Hi, everyone! It’s Comedy Grammar time!
But first: here’s some exciting news:
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And now, on to the post…
Why Henry the Eighth Didn’t Need Commas but You Do
When I was in second grade my teacher, Mrs. McFall, wrote three words on the board:
Garlic Salt and Pepper
Then she asked us how many spices she had written.
What do you think?
I loved Mrs. McFall. She was one of my favorite teachers in elementary school. She was creative and fun, and she respected the students. She once used an idea of mine for a grade-wide project, and she didn’t even get mad when I told her that I didn’t like her at the beginning of the school year.
In any case, the “garlic salt and pepper” lesson is how Mrs. McFall introduced the importance of correct comma placement. It stayed with me throughout the rest of my education, and I have both used it and taught it manifold times during my career.
We all told Mrs. McFall that there were three spices written on the board…until she added a comma after “salt.” Then we got confused, not least because no one had ever heard of garlic salt. She showed us that this small but mighty piece of punctuation can – literally – add “spice” to your writing, tell us how many parents you have, insult people…the list is endless.
Let’s say you wrote the following:
- My father Achilles is a real heel.
- My father, Achilles, is a real heel.
In the first example you have more than one father. You don’t like the one named Achilles. But even though your father Madison is a real square, at least your father Midas has that golden touch.
In the second example you have only one father, and his name is Achilles.
King Henry the Eighth never used commas: My wife Catherine A., my wife Anne B., my wife Jane, my wife Anne C., my wife Catherine H., and my wife Catherine P.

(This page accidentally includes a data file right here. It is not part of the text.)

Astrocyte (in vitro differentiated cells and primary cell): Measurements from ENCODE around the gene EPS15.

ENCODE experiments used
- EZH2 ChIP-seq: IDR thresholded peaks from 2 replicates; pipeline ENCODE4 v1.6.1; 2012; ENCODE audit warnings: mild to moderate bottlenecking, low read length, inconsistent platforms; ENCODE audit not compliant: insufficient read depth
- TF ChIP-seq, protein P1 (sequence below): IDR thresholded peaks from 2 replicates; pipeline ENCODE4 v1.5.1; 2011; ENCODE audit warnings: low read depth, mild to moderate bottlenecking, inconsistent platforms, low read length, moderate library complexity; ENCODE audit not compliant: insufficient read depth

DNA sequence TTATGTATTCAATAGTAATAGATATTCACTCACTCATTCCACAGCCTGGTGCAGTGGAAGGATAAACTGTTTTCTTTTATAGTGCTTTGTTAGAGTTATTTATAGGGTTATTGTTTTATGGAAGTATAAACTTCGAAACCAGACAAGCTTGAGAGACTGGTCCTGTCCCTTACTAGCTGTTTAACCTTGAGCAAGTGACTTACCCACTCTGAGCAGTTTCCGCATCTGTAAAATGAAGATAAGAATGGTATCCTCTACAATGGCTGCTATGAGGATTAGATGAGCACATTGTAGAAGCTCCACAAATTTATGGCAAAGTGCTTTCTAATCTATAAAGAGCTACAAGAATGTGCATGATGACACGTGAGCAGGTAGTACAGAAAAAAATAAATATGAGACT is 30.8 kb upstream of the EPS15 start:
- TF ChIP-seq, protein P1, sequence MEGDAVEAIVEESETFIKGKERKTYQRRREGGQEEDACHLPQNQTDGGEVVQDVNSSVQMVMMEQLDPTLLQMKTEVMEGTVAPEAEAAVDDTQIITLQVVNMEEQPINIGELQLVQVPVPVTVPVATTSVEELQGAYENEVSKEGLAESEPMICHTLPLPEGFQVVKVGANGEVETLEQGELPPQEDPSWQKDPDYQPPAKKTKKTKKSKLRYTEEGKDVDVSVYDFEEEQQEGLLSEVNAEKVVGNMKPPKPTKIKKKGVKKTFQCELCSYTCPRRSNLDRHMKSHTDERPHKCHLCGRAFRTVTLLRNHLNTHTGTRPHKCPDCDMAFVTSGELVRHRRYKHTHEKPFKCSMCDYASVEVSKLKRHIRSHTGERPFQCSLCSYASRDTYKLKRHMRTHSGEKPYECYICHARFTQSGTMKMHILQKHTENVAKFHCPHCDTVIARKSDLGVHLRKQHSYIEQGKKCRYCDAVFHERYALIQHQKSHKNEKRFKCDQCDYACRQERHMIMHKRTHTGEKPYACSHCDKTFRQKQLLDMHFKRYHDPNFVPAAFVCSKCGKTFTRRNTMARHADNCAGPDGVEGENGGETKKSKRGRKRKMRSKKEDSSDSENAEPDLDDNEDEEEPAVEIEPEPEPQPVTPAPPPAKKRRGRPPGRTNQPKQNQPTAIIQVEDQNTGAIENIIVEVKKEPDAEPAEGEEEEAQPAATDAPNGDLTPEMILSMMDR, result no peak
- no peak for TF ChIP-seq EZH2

I think he had a thing for Catherines.
Fun fact: there are two ways to remember what happened to all those wives – not that anyone cares. Here’s one: “Divorced, beheaded, died; divorced, beheaded, survived.” The other is a poem:
- King Henry the Eighth,
- To six wives he was wedded.
- one died, one survived,
- Two divorced, two beheaded.
You Need only One Comma to Insult People
There are two things a mad scientist can do:
- drink, poison, and die.
- drink poison, and die.
In the first example the mad scientist will be arrested for murder; in the second, he’ll join the ranks of dead creatives such as Robin Williams, Virginia Woolf, and Sylvia Plath.
You can also use the second example as a command, which will enable you to hurt people’s feelings with impunity.
The Oxford Comma Is really a Harvard Comma
This is a pet peeve of mine.
The Oxford comma, also called the series comma, is the one you use immediately before the word “and” in a list. It is considered correct in the United States, and Elizabeth Taylor no doubt used it throughout her life: Conrad Hilton, Jr., Michael Wilding, Mike Todd, Eddie Fisher, Richard Burton, John Warner, and Larry Fortensky.
In the United Kingdom they don’t use the Oxford comma, which I think is really dumb. If they don’t want to use it, fine, but who gave them the right to call it after a British University? Call it the Harvard comma, the UCLA comma, the South Puget Sound Community College comma; whatever. But don’t call it the Oxford comma, for crying out loud.
In any case, this is how King Henry would have listed his wives: Catherine A., Anne B., Jane, Anne C., Catherine H. and Catherine P.
This is more than enough to digest in one digest. For the next installment of Comedy Grammar, I will go deeper into the comma mystique, and how it can help you write clearer prose.
Until next time,